the republic logo

Obama faces familiar question about Congress' role if he moves toward airstrikes in Syria

bug
Share/Save/Bookmark

WASHINGTON — President Barack Obama faces a familiar question as he contemplates airstrikes in Syria: Should Congress have a say in his decision?

Just last summer Obama was barreling toward strikes in Syria when he abruptly announced that he first wanted approval from congressional lawmakers. But Congress balked at Obama's request, and the strikes were eventually scrapped.

PHOTO: White House press secretary Josh Earnest briefs reporters during the daily press briefing at the White House in Washington, Wednesday, Aug. 27, 2014. Earnest started his briefing with a question on Syria. (AP Photo/Charles Dharapak)
White House press secretary Josh Earnest briefs reporters during the daily press briefing at the White House in Washington, Wednesday, Aug. 27, 2014. Earnest started his briefing with a question on Syria. (AP Photo/Charles Dharapak)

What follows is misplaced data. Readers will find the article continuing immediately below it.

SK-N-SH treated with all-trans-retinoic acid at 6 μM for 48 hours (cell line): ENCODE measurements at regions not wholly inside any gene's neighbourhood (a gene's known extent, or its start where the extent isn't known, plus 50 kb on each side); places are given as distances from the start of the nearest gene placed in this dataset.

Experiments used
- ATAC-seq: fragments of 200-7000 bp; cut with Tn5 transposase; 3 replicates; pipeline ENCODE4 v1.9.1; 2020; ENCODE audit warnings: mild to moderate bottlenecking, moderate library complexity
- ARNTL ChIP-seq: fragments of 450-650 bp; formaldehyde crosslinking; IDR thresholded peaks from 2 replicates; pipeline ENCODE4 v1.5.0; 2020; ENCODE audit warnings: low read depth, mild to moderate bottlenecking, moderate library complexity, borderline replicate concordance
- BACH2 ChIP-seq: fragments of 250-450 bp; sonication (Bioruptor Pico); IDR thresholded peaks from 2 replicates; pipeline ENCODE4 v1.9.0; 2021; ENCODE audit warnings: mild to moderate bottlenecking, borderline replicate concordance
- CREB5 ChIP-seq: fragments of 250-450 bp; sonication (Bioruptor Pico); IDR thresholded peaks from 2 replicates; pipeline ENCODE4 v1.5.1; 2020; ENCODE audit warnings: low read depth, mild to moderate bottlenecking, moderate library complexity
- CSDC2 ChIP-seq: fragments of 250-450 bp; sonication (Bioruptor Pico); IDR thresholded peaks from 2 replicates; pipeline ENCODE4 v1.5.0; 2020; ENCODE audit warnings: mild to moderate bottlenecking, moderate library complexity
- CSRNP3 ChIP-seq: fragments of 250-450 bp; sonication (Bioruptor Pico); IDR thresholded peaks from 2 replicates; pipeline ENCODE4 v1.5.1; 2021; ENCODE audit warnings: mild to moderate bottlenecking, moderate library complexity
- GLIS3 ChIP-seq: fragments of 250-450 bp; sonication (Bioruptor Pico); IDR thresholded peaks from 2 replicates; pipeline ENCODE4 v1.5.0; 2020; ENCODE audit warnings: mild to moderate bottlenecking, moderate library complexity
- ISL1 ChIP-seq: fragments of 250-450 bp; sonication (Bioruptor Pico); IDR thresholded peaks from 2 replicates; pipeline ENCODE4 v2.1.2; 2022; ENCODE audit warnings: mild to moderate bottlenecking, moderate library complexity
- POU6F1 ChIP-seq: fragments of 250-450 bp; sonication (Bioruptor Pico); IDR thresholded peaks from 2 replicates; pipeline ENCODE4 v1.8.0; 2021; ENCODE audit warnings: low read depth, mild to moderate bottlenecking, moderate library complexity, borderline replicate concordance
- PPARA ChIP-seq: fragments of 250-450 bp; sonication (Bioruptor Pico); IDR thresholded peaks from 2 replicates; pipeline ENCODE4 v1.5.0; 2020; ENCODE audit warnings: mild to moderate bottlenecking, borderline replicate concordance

This time around, the White House is suggesting it may not be necessary to get a sign-off from Congress.

While cautioning that Obama has made no final decisions, officials say there is a difference between last year's effort to attack Syria's government in retaliation for chemical weapons use and a bombing campaign against Islamic State militants threatening Americans in the region.

Earlier this month, Obama authorized U.S. airstrikes against Islamic State targets in Iraq.

Think your friends should see this? Share it with them!

Story copyright 2014 The Associated Press. All rights reserved. This material may not be published, broadcast, rewritten or redistributed.

Feedback, Corrections and Other Requests: AP welcomes feedback and comments from readers. Send an email to info@ap.org and it will be forwarded to the appropriate editor or reporter.


We also have more stories about:
(click the phrases to see a list)

Category:

Follow The Republic:

All content copyright ©2014 The Republic, a division of Home News Enterprises unless otherwise noted.
All rights reserved. Privacy policy.